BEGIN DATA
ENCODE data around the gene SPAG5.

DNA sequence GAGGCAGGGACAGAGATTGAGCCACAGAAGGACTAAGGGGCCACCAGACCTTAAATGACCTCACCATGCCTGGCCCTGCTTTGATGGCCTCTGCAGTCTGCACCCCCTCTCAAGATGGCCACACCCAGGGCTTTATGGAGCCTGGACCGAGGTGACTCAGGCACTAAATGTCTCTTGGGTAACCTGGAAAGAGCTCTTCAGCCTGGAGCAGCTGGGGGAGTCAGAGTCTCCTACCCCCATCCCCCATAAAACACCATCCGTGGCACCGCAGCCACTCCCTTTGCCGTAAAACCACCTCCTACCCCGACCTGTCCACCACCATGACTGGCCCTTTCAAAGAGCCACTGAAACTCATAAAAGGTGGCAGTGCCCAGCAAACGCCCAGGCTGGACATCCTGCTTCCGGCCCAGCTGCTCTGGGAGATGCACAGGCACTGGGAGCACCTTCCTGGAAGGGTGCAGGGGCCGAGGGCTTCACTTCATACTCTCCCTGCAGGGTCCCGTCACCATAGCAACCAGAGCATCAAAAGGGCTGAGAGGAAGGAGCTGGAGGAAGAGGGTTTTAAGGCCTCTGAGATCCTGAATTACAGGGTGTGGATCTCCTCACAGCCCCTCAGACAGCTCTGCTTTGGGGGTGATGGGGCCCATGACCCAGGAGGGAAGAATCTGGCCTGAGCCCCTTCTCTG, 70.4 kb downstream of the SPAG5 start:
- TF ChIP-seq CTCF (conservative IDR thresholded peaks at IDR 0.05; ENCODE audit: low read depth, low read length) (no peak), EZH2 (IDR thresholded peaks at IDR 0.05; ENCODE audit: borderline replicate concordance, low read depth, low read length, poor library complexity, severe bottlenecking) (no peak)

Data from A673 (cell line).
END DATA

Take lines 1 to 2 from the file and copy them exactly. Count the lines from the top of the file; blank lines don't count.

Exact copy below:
ENCODE data around the gene SPAG5.

DNA sequence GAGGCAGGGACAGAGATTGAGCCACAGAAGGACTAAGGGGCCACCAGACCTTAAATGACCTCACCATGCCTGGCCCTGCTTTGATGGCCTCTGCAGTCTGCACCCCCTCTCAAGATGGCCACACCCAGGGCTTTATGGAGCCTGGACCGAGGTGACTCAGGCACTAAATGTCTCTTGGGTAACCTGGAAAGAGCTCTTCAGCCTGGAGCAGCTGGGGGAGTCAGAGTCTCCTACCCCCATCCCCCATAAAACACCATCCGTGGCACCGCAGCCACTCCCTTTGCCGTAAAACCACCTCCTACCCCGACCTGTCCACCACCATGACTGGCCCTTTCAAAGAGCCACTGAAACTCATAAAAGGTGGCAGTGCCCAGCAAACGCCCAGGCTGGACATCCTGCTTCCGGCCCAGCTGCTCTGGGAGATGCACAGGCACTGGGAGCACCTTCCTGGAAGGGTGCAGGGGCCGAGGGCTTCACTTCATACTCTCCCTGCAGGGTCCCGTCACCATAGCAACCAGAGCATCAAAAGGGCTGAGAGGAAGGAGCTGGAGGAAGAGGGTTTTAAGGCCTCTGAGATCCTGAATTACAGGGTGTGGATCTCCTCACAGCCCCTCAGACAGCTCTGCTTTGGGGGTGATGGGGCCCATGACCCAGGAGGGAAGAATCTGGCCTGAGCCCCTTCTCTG, 70.4 kb downstream of the SPAG5 start: